Brazilians love their beer and although there are a few ways they like to drink it, one thing is very important: it has to be extremely cold.
On the beach, most people usually drink from uma lata (a can). When groups of friends get together, it's common to order a few garrafas which are similar in size to an American 40 oz bottle.
And then there’s chopp (pronounced show-peh), Brazilian draft beer.
A light pilsner, chopp is perfect by itself or with just about any type of meal. And it’s what you’ll find most Cariocas drinking at botequins, open-air bars where loud and lively crowds often spill onto the street.
In the photo above, it might seem like a chopp is the same size as a pint of beer, but it's actually a lot smaller. And, what's even better in my opinion are choppinhos –- little chopps. They're perfect for slow sippers like myself who always seem to end up with luke-warm beer.
There are many places that Cariocas go to tomar um chopp, but my favorite place of all is Jobi. When I was living in Brazil, my friend Mona planned a 2-week trip to visit me -- and ended up staying a month. We spent many nights laughing and practicing our Portuguese over chopps at Jobi. And without fail, everytime we were there, she had to pay tribute to her new favorite bar by singing the Gypsy Kings song Djobi Djoba.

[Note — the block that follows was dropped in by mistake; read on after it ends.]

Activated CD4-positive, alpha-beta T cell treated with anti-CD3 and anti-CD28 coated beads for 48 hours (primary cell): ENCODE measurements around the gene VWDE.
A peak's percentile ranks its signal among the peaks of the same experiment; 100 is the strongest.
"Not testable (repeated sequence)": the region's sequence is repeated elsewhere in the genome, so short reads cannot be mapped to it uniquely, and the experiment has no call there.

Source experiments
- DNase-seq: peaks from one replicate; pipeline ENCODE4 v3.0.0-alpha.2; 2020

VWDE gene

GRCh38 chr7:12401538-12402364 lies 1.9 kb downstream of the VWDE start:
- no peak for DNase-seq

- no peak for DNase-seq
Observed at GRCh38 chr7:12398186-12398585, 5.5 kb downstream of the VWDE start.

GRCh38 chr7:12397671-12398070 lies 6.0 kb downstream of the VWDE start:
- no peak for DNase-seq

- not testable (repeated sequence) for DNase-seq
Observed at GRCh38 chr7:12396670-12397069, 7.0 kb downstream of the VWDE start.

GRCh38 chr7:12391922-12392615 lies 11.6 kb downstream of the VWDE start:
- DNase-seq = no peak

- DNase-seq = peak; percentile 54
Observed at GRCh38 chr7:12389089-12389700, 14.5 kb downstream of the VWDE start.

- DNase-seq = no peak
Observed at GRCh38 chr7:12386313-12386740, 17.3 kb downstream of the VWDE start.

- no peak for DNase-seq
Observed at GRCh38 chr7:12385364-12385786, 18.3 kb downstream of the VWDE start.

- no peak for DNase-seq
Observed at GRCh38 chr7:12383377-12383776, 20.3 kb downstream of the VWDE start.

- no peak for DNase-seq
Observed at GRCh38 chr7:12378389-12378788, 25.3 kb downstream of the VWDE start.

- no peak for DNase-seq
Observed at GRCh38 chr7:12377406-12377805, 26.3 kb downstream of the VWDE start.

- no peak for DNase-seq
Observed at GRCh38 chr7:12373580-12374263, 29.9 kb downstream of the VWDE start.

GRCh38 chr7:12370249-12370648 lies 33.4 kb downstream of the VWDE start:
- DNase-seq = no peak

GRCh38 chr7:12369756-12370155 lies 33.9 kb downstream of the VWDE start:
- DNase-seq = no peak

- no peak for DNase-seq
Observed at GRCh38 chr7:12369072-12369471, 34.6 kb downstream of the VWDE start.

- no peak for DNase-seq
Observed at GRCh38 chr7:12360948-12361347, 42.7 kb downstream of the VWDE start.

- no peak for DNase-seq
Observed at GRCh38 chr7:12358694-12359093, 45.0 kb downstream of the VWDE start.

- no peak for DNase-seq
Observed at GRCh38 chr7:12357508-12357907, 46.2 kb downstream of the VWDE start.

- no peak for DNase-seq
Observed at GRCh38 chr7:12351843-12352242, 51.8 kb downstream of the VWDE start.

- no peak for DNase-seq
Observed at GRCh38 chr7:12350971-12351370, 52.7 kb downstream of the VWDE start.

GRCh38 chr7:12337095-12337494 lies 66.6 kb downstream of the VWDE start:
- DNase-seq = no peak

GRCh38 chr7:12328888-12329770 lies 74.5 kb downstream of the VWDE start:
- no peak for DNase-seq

Jobi is a great place to sample salgadinhos (Brazilian snacks or literally translated –- little salties) such as bolinhos de bacalhau (salt cod fritters) and coxinhas (chicken croquettes). They also serve a bunch of traditional Brazilian dishes including my first love, frango com catupiry (chicken smothered in a cream cheese-like sauce).
For our first night out on this past trip, Daniel and I shared chopps with a group of friends at Bracarense, one of Rio’s most classic botequins, and then had a midnight meal of carne seca (salted beef that's dried in the sun) at Informal just a few blocks away.
It was a sticky night, but that didn't stop me from first ordering my favorite bar snack, um caldo de feijão (black bean soup) which comes with dried pork rinds and diced parsley. Served steaming hot, it’s a great thing to slurp while nursing a cold chopp.
Since glasses of chopp are small, it's normal to order round after round and pay at the end of the evening. To keep track, waiters keep a running count with numbered coasters. And even though chopps are often a little more expensive than canned or bottled beer, at just 1-2 reais each (50 cents to $1), they're still an unbelievable bargain.
Rua José Linhares, 85
Rua Humberto de Campos, 646
Av. Ataulfo de Paiva, 1166